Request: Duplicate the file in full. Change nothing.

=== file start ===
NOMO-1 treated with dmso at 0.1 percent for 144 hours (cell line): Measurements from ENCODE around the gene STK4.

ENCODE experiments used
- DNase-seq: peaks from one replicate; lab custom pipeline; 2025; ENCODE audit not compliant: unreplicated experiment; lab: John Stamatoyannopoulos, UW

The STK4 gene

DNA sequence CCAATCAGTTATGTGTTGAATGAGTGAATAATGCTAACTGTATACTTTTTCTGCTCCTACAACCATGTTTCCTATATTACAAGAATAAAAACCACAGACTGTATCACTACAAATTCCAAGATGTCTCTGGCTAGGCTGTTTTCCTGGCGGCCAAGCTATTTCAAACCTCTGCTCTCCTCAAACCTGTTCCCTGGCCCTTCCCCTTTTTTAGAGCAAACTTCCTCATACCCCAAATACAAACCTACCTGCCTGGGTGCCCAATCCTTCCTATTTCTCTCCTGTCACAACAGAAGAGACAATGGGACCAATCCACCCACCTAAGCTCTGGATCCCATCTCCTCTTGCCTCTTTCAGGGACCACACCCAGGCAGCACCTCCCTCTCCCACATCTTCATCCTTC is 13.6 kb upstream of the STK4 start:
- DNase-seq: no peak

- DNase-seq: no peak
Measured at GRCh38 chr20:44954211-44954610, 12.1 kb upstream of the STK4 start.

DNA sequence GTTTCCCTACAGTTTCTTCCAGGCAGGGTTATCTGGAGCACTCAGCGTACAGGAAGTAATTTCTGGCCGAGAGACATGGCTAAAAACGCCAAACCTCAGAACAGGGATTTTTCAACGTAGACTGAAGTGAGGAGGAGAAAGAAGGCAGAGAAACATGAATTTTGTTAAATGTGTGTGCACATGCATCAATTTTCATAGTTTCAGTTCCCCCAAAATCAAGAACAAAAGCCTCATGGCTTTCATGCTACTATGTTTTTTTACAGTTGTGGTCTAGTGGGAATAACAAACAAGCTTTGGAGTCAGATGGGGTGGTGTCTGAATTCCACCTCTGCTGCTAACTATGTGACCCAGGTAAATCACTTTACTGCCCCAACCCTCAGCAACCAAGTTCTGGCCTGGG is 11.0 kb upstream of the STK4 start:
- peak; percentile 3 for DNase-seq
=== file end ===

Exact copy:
NOMO-1 treated with dmso at 0.1 percent for 144 hours (cell line): Measurements from ENCODE around the gene STK4.

ENCODE experiments used
- DNase-seq: peaks from one replicate; lab custom pipeline; 2025; ENCODE audit not compliant: unreplicated experiment; lab: John Stamatoyannopoulos, UW

The STK4 gene

DNA sequence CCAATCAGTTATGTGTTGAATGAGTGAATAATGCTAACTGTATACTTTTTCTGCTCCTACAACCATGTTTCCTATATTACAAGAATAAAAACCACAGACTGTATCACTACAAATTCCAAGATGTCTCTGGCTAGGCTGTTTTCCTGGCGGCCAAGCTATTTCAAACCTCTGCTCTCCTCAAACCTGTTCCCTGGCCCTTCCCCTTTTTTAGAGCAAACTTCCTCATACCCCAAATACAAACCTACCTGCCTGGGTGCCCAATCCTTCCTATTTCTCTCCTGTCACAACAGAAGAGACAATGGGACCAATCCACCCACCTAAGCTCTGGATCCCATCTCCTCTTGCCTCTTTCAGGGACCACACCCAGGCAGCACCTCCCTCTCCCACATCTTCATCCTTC is 13.6 kb upstream of the STK4 start:
- DNase-seq: no peak

- DNase-seq: no peak
Measured at GRCh38 chr20:44954211-44954610, 12.1 kb upstream of the STK4 start.

DNA sequence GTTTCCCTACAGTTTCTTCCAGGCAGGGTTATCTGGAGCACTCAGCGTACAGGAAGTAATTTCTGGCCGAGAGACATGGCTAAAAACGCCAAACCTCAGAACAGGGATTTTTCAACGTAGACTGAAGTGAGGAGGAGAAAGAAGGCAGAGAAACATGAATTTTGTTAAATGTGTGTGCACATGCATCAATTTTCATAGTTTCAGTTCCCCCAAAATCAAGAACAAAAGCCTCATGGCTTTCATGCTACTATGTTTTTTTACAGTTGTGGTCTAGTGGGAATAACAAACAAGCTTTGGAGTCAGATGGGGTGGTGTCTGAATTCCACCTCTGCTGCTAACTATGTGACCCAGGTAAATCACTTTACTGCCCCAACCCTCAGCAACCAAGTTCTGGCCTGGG is 11.0 kb upstream of the STK4 start:
- peak; percentile 3 for DNase-seq